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The improv technique of saying, "Yes, and…" is an excellent way to diffuse objections and cocreate solutions. Saying yes to your prospects acknowledges their perspectives. Adding "and," followed by your suggestion, opens the door to new possibilities you may not have realized otherwise and sales you may not have closed.

Full disclosure: Julie Hansen is not a Selling Power client. 

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Dick Orlando

Refreshing read to start the sales day. It's our job as sales profressionals to always be on our game to engage the prospect, keep their interest in our solution and move the sale process along in a positive manner. Simple- but this article points out that the BEST professionals stay focused and prepare for their audience.

TylerMADELINE

Can it be real to chat with some professionals in Essay writing tips accomplishing. I must consult experienced writing specialists just because I am required to accomplish my own essays.

Performing Arts

Great article and as well as great tips, Im into performing arts and i love reading these tips.

Pinny

Great post I enjoyed it especially since it has a different twist than the usual Sales tip. Just to add to rule#7 what I heard from one of my mentors that its good to have a chorus line that means a line that you memorize and whenever you get flustered and don't know how to proceed you just say your chorus line an example, based on what I shared with you today are you ready to go ahead with the order.

carmen rubino, jr

Great article. Thank you for pointing out the need to 'warm up'. I tell my sales people all the times, iconic bands like Stones, etc, always do a sound check. They just dont go out their and wing it - no matter how long they have done it. If you wing it - you just may get your wing, clipped!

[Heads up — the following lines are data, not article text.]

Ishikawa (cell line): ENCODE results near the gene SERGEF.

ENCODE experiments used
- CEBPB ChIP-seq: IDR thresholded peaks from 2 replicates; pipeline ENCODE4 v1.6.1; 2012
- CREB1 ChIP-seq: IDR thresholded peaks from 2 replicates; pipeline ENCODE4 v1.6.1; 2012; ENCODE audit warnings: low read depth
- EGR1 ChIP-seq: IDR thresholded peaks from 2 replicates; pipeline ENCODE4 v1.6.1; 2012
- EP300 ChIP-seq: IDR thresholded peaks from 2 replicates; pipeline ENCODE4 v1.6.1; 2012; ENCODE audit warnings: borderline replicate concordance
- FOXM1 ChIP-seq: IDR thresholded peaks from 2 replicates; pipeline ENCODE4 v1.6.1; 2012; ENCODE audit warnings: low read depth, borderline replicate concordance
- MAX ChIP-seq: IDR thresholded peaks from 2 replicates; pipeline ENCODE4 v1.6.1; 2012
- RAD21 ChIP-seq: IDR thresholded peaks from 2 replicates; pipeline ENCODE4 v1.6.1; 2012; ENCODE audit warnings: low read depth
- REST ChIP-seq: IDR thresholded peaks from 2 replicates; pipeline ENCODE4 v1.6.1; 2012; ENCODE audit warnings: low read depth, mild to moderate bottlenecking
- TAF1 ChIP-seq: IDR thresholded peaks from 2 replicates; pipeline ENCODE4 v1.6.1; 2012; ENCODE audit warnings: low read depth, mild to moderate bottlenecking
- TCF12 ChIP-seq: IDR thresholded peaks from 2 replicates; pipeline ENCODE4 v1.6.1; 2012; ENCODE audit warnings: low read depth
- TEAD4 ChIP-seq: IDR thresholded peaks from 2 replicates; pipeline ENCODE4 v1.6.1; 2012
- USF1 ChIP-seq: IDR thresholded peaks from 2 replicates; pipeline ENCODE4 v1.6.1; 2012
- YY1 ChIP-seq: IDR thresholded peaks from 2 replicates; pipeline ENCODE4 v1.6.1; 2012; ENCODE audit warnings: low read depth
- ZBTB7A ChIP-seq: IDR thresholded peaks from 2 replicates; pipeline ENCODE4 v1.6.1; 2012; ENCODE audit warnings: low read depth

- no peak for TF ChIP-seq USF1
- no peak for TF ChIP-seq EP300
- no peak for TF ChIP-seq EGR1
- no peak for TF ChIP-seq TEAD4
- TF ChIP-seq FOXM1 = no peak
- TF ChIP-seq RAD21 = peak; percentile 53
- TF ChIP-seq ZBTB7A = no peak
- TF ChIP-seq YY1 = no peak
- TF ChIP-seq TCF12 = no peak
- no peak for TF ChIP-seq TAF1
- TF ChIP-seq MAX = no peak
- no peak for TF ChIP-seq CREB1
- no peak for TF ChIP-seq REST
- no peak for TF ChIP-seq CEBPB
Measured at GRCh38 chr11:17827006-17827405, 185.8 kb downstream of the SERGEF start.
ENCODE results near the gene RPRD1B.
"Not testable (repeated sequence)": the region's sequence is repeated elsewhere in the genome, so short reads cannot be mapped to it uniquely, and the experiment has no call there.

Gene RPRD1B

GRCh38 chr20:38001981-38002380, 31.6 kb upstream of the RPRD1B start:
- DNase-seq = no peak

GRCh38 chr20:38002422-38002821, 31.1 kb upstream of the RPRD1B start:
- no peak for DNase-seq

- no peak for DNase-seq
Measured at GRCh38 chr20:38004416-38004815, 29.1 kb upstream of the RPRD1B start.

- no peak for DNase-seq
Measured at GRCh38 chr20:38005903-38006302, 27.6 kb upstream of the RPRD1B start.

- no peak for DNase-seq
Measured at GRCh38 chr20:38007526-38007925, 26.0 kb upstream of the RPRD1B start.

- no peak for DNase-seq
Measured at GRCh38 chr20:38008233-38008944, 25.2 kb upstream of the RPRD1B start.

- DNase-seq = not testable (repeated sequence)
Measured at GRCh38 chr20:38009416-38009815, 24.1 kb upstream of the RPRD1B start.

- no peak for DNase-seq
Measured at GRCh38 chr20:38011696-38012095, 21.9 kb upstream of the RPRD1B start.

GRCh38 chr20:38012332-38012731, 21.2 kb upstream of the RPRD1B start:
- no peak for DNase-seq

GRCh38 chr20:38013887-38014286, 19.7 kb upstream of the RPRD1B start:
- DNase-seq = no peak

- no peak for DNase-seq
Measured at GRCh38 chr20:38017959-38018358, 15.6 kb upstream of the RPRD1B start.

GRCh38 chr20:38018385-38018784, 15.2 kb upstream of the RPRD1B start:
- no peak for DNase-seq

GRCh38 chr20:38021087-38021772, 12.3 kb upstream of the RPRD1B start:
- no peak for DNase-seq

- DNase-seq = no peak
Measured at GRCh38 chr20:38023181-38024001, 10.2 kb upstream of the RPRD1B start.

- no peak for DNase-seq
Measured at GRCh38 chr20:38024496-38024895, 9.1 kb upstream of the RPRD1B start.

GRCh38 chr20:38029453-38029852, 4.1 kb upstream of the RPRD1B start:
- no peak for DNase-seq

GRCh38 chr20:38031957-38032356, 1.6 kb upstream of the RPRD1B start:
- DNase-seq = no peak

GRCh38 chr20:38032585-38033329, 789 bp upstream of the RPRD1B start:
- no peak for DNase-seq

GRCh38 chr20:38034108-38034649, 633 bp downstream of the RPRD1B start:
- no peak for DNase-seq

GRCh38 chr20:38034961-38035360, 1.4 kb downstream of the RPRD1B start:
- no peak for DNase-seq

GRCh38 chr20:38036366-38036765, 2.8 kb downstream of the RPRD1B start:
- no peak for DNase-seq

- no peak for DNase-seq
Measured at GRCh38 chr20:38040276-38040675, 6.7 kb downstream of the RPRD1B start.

Kathy

I love the "yes and ...." comment. It is a perfect way to acknowledge what they said and open yourself & everyone else to other possibilities

Julie Hansen

I admire your commitment to letting go of intentions and goals in order to be completely open and focused on the buyer. Not an easy skill to master! It is akin to an actor who must learn his lines, but come performance time, trust that he knows them and react and respond to his scene partner in the moment. If this is done correctly, no two performances will ever be the same.

Often in sales we get so focused on our lines or goals that we miss the smaller nuances or intent of what is being communicated. As Gerhard said, making associations is a great way to get out of that habit. I have also found that focusing on making “discoveries” when listening to a buyer, i.e., what is different, what is new about this client/situation, helps to remove some of that automatic filtering that takes place in our heads. As for exercises, improvisation offers many great reacting and listening games that force sellers to stay in the present moment and learn to trust and react from their gut. Thanks for your thoughts!

gerhard gschwandtner

Thank you for your interesting comment. I applaud your approach. I'd go one step further. Next time focus on "inner listening" and become aware of some of the associations you are making while your customer speaks. Then trust your instincts and create your response based on the ideas that the customer evoked in you. This will lead to richer conversations and a greater conversational bond with your customers.

mharris InsightDemand.com

Great article. Thanks. The main thing I learned from Acting is that “Acting is about Reacting”. So, in a sales call, I will try- sometimes successfully- to just listen to the Buyer and trust that when they finish I will know what to say, instead of listening in order to … make my point, win the argument or make the sale. I guess it boils down to shining your attention on the Buyer instead of your sales process or yourself.

I would love to hear if Julie offers any exercise to help Salespeople discover this truth and see how they can often get in the way of the sale.